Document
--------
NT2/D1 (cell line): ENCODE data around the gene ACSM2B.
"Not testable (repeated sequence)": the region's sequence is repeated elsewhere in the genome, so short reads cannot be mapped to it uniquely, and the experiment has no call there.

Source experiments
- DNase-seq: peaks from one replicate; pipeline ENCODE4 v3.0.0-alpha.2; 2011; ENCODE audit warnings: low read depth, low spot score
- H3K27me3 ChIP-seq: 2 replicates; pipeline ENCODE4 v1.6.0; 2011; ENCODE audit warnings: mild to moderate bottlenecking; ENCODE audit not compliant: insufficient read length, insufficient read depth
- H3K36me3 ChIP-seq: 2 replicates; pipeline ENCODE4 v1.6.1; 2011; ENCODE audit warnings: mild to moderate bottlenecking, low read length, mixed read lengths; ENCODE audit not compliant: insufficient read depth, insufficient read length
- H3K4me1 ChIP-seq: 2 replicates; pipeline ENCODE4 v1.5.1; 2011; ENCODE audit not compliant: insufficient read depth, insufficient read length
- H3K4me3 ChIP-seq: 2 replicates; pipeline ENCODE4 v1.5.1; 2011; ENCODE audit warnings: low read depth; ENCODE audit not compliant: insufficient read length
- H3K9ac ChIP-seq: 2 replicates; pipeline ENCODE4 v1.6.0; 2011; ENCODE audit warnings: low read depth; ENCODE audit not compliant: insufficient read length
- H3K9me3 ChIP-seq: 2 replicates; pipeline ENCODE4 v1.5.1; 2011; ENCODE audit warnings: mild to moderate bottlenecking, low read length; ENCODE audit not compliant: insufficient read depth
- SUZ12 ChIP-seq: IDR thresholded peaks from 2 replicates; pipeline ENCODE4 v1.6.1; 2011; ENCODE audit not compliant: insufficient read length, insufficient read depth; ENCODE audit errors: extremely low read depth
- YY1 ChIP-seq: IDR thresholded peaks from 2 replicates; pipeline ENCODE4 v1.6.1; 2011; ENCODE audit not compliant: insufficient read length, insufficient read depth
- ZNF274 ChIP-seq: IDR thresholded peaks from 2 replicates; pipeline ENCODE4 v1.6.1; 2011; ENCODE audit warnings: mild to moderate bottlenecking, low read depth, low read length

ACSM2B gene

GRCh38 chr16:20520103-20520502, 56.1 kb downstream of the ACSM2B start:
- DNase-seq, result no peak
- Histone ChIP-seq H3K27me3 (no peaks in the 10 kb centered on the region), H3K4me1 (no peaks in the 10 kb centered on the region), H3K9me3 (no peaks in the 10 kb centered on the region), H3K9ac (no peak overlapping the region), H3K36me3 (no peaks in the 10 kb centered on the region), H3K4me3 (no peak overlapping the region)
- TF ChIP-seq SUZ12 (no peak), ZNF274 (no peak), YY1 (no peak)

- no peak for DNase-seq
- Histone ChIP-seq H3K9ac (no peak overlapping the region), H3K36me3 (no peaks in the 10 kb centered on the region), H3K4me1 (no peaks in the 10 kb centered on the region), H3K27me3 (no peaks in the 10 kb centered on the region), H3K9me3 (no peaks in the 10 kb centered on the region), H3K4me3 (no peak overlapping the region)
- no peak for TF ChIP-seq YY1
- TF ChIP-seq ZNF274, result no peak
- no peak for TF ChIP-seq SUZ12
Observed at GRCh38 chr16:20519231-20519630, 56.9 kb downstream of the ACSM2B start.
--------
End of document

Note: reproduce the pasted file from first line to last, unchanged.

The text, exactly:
NT2/D1 (cell line): ENCODE data around the gene ACSM2B.
"Not testable (repeated sequence)": the region's sequence is repeated elsewhere in the genome, so short reads cannot be mapped to it uniquely, and the experiment has no call there.

Source experiments
- DNase-seq: peaks from one replicate; pipeline ENCODE4 v3.0.0-alpha.2; 2011; ENCODE audit warnings: low read depth, low spot score
- H3K27me3 ChIP-seq: 2 replicates; pipeline ENCODE4 v1.6.0; 2011; ENCODE audit warnings: mild to moderate bottlenecking; ENCODE audit not compliant: insufficient read length, insufficient read depth
- H3K36me3 ChIP-seq: 2 replicates; pipeline ENCODE4 v1.6.1; 2011; ENCODE audit warnings: mild to moderate bottlenecking, low read length, mixed read lengths; ENCODE audit not compliant: insufficient read depth, insufficient read length
- H3K4me1 ChIP-seq: 2 replicates; pipeline ENCODE4 v1.5.1; 2011; ENCODE audit not compliant: insufficient read depth, insufficient read length
- H3K4me3 ChIP-seq: 2 replicates; pipeline ENCODE4 v1.5.1; 2011; ENCODE audit warnings: low read depth; ENCODE audit not compliant: insufficient read length
- H3K9ac ChIP-seq: 2 replicates; pipeline ENCODE4 v1.6.0; 2011; ENCODE audit warnings: low read depth; ENCODE audit not compliant: insufficient read length
- H3K9me3 ChIP-seq: 2 replicates; pipeline ENCODE4 v1.5.1; 2011; ENCODE audit warnings: mild to moderate bottlenecking, low read length; ENCODE audit not compliant: insufficient read depth
- SUZ12 ChIP-seq: IDR thresholded peaks from 2 replicates; pipeline ENCODE4 v1.6.1; 2011; ENCODE audit not compliant: insufficient read length, insufficient read depth; ENCODE audit errors: extremely low read depth
- YY1 ChIP-seq: IDR thresholded peaks from 2 replicates; pipeline ENCODE4 v1.6.1; 2011; ENCODE audit not compliant: insufficient read length, insufficient read depth
- ZNF274 ChIP-seq: IDR thresholded peaks from 2 replicates; pipeline ENCODE4 v1.6.1; 2011; ENCODE audit warnings: mild to moderate bottlenecking, low read depth, low read length

ACSM2B gene

GRCh38 chr16:20520103-20520502, 56.1 kb downstream of the ACSM2B start:
- DNase-seq, result no peak
- Histone ChIP-seq H3K27me3 (no peaks in the 10 kb centered on the region), H3K4me1 (no peaks in the 10 kb centered on the region), H3K9me3 (no peaks in the 10 kb centered on the region), H3K9ac (no peak overlapping the region), H3K36me3 (no peaks in the 10 kb centered on the region), H3K4me3 (no peak overlapping the region)
- TF ChIP-seq SUZ12 (no peak), ZNF274 (no peak), YY1 (no peak)

- no peak for DNase-seq
- Histone ChIP-seq H3K9ac (no peak overlapping the region), H3K36me3 (no peaks in the 10 kb centered on the region), H3K4me1 (no peaks in the 10 kb centered on the region), H3K27me3 (no peaks in the 10 kb centered on the region), H3K9me3 (no peaks in the 10 kb centered on the region), H3K4me3 (no peak overlapping the region)
- no peak for TF ChIP-seq YY1
- TF ChIP-seq ZNF274, result no peak
- no peak for TF ChIP-seq SUZ12
Observed at GRCh38 chr16:20519231-20519630, 56.9 kb downstream of the ACSM2B start.